Dr. Maxfield reveals that Katherine’s problem is simple: she’s aging and only has a few months left. At Whitmore, Nadia searches for Katherine, who tells Caroline that Nadia is the stylist for her incredible hair. Later, Caroline takes Katherine away from her chat with Nadia, who’s mad Katherine is avoiding her.

Back at the mansion, Tessa finds it kind of fantastic that Amara and Silas will spend eternity apart. Katherine and Elena show up to the party. Tessa uses Bonnie’s grimoire for the spell. Wind, darkness, and breaking glass. Silas is there. Tessa and Silas have a telekinetic standoff, while Stefan drags Amara into the forest. Caroline feeds her blood to a wounded Katherine, but Katherine can’t keep it down. Another side effect of the cure.

Silas tracks down Amara, who’s still begging for death, but Stefan stabs Silas before he can kill her. Despite Tessa being impaled, Elena forces her to finish the spell and sends Damon to find Amara. As he arrives, Amara stabs herself. Bonnie wants to know the third thing. He loves her. And he can feel her now. Caroline and Elena rush in for a hug with their BFF. In the spirit of true love, Tessa kills herself before helping Katherine. She’s learned her lesson from altering life spans. Tessa’s ghost gives Bonnie a rude awakening. Every supernatural creature that dies will pass through her, and it’ll hurt like no other.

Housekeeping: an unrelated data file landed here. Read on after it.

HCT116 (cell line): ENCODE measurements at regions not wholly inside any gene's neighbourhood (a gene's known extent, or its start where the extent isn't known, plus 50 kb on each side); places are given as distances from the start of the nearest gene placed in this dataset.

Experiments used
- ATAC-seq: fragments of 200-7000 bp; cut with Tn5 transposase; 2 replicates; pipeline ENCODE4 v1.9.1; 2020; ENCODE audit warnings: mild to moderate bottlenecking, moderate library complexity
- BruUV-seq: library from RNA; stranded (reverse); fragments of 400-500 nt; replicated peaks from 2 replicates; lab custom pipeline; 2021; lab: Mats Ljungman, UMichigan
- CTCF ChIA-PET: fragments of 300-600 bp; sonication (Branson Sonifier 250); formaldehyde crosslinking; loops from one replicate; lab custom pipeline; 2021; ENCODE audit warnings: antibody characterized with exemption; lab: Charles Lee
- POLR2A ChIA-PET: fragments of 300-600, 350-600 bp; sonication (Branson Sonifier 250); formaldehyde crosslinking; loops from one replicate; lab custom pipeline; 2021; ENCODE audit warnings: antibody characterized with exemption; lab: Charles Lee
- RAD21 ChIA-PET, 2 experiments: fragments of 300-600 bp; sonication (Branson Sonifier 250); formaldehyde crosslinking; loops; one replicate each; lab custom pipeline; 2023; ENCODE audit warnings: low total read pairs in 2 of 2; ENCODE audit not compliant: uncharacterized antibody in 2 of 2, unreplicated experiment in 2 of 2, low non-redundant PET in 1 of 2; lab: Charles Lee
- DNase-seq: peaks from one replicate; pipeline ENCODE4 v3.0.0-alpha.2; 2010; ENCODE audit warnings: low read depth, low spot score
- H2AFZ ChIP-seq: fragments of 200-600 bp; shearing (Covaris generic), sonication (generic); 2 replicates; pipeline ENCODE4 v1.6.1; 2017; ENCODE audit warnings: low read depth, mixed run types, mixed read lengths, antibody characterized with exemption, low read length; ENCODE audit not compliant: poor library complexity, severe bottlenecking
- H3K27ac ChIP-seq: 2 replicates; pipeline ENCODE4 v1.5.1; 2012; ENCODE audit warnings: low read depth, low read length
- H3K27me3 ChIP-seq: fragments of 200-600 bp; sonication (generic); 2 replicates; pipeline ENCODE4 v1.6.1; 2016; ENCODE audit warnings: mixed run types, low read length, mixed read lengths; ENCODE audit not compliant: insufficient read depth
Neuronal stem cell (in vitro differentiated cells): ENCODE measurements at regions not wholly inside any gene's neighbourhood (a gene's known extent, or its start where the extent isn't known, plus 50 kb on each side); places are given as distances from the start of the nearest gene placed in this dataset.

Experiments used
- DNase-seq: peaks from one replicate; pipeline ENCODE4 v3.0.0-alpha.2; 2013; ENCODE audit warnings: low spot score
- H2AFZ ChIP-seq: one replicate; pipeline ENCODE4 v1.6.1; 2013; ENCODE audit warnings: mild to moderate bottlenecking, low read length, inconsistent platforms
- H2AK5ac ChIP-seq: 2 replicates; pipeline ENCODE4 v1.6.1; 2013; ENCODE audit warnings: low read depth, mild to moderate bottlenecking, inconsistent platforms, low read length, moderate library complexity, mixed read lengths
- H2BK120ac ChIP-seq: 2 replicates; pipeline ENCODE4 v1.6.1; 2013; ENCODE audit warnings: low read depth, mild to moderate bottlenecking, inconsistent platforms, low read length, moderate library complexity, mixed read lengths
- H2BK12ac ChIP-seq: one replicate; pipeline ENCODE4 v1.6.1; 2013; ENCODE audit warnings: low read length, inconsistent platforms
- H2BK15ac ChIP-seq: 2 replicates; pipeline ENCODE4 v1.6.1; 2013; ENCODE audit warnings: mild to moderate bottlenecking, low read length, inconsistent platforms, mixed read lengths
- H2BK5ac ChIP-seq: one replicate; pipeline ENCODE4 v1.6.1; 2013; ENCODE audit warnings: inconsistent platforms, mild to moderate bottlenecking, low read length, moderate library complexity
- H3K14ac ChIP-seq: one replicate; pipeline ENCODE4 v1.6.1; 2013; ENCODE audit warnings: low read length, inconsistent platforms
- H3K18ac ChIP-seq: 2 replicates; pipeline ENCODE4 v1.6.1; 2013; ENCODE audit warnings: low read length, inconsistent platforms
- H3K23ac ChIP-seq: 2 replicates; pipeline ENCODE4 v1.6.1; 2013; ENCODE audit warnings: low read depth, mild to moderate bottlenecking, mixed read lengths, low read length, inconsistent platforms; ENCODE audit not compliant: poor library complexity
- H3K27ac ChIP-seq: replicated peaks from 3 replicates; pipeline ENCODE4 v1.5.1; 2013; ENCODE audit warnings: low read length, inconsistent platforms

With Bonnie back to take the third bed, Nadia asks Katherine to travel back to Europe with her. Katherine declines, saying she can’t be there for her. Elena needs to know that killing Silas means Stefan will be okay. Stefan thinks so, until he buries Silas and has flashbacks of the pain.